What really does your average joe earn in the US?
So, I did some research on the numbers.....
The published number by the US Census Bureau for the median household income for 2002 (the most recent published year) was $42,409. The mean (average) income for 2002 was $57,852.
We have to look at both of these numbers to see what this really means. Let's start with a couple definitions from the Census Bureau.
Mean (Average) income.
Mean (average) income is the amount obtained by dividing the total aggregate income of a group by the number of units in that group. The means for households, families, and unrelated individuals are based on all households, families, and unrelated individuals, respectively. The means (averages) for people are based on people 15 years old and over with income.
Median income is the amount which divides the income distribution into two equal groups, half having incomes above the median, half having incomes below the median. The medians for households, families, and unrelated individuals are based on all households, families, and unrelated individuals, respectively. The medians for people are based on people 15 years old and over with income.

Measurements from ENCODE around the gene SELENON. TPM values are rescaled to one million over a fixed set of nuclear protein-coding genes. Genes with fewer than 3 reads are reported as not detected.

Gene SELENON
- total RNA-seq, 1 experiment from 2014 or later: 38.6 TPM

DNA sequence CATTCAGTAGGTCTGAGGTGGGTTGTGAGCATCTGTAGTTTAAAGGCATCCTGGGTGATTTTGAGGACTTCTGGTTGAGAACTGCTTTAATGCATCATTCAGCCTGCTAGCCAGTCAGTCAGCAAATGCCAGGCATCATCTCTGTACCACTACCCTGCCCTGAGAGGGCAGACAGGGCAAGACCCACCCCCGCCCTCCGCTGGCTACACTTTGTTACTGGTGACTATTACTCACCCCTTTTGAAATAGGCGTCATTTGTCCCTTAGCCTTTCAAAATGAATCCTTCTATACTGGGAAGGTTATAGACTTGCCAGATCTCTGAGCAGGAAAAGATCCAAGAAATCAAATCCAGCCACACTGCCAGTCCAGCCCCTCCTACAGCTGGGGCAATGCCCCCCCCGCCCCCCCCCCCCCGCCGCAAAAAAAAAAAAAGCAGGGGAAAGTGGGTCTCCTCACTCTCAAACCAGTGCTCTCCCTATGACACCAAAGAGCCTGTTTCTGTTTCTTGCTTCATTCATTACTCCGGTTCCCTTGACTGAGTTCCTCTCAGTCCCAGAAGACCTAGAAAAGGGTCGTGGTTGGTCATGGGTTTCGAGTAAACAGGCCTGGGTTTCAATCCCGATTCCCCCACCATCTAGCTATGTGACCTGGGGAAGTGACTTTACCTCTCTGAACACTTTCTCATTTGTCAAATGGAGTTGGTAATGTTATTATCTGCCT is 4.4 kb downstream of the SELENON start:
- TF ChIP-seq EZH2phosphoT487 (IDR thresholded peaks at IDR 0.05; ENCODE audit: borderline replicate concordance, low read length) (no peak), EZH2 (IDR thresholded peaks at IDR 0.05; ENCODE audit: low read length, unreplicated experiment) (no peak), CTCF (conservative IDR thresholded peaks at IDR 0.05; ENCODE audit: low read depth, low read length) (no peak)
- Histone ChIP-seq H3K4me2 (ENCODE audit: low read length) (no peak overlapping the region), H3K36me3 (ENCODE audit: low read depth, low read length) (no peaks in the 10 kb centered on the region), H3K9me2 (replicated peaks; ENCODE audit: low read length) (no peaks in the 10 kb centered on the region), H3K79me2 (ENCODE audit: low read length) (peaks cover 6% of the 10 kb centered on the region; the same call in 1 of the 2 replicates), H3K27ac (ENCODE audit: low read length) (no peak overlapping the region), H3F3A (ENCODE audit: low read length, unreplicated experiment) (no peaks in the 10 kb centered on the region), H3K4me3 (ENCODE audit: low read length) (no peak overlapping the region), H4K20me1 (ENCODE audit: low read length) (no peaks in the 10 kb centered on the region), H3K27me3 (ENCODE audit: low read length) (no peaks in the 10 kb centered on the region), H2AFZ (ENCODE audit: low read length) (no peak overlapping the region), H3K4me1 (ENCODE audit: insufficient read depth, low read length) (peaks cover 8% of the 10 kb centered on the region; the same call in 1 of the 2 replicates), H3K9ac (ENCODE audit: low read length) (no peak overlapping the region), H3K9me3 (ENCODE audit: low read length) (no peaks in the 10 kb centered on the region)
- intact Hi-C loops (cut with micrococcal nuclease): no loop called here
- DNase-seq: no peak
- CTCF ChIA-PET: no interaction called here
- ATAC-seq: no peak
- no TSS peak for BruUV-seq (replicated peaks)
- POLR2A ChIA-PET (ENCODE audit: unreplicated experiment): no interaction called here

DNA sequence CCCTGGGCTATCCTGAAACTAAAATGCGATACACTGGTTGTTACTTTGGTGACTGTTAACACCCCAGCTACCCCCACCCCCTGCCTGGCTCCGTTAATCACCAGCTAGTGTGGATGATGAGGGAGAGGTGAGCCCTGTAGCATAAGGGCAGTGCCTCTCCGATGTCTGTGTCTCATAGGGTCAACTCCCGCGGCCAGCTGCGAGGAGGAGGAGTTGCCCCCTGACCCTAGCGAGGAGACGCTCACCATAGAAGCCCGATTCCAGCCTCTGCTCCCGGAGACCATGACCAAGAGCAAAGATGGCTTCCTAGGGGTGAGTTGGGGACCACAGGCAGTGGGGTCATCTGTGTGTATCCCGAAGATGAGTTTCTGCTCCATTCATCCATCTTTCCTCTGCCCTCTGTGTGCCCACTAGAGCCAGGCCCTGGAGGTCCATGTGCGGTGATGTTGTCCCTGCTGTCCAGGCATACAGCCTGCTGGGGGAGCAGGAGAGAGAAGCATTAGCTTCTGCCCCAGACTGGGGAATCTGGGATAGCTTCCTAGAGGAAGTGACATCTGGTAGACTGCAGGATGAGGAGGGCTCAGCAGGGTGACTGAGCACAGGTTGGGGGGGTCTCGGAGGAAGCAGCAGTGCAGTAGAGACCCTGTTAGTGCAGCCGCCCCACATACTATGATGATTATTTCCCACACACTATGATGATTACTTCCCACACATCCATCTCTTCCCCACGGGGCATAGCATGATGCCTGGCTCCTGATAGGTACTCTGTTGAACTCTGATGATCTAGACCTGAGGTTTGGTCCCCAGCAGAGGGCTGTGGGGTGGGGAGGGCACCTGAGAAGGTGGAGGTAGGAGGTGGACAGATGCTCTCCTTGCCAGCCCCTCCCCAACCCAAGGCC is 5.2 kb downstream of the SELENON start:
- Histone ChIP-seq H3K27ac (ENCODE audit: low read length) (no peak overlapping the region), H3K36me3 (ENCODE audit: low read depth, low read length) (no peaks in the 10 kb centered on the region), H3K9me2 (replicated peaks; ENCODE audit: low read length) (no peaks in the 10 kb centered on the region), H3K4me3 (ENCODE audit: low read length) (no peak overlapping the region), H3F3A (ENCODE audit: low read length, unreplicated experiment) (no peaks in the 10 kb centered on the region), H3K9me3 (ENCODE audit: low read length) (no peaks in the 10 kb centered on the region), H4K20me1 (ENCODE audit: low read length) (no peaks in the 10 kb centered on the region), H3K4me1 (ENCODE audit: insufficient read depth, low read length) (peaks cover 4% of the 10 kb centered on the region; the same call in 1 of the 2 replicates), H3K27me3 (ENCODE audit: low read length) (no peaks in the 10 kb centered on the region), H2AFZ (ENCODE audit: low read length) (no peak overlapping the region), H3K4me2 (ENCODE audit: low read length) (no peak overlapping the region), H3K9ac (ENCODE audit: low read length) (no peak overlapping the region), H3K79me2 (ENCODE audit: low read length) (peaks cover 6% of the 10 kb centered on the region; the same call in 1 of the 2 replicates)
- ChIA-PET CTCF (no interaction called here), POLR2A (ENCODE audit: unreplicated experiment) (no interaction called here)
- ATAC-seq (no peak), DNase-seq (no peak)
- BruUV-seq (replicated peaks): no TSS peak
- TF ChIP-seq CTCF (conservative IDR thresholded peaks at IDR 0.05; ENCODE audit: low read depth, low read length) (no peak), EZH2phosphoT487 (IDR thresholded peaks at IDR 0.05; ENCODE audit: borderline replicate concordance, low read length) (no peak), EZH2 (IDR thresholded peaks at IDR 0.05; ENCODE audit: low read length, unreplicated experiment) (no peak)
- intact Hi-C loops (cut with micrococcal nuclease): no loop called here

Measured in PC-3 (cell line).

The mean (average) income can be misleading. We take all the income for everyone in the US and divide it by the total number of people. This includes the incomes of people like Bill Gate, Donald Trump and others that skew the mean income.
The number to really look at is the median income. That is what the guy smack dab in the middle would make. So, your average joe 6 pack would make about $42,000 US dollars per year.
If you are interested in looking at the numbers yourself you can check them out yourself at the US Census Bureau here.
Lets look at the tax brackets. There are several brackets depending on what you earn. I could not find them for 2002 but the 2003 brackets (coutrsey of Fairmark Press) are....
$0 to $7,000 is 10%
$7,000 to 28,400 is 15%
$28,400 to 68,800 is 25%
$68,800 to 143,500 is 28%
$143,500 to 311,950 is 33%
$311,950 and up is 35%
Now this is where opinion comes into play on the upper, middle and lower income brackets. They say lower but what bracket do they mean? There are more than 3 of them. The mean and median incomes both fall in the 25% tax bracket. So, I would assume this to be "middle class" and at least the middle tax bracket. So, would that make the 10% and 15% brackets to be the lower income bracket. That is $28,400 per year and under. So, when they talk about the lower tax bracket I would assume this is what they mean. I would also take from this that the "upper middle class" is the 28% bracket and the 33% and 35% bracket are the "upper class" or upper bracket.
Now I know where I fit and how these tax incentives, cuts, and hikes apply to me. Hope you do too.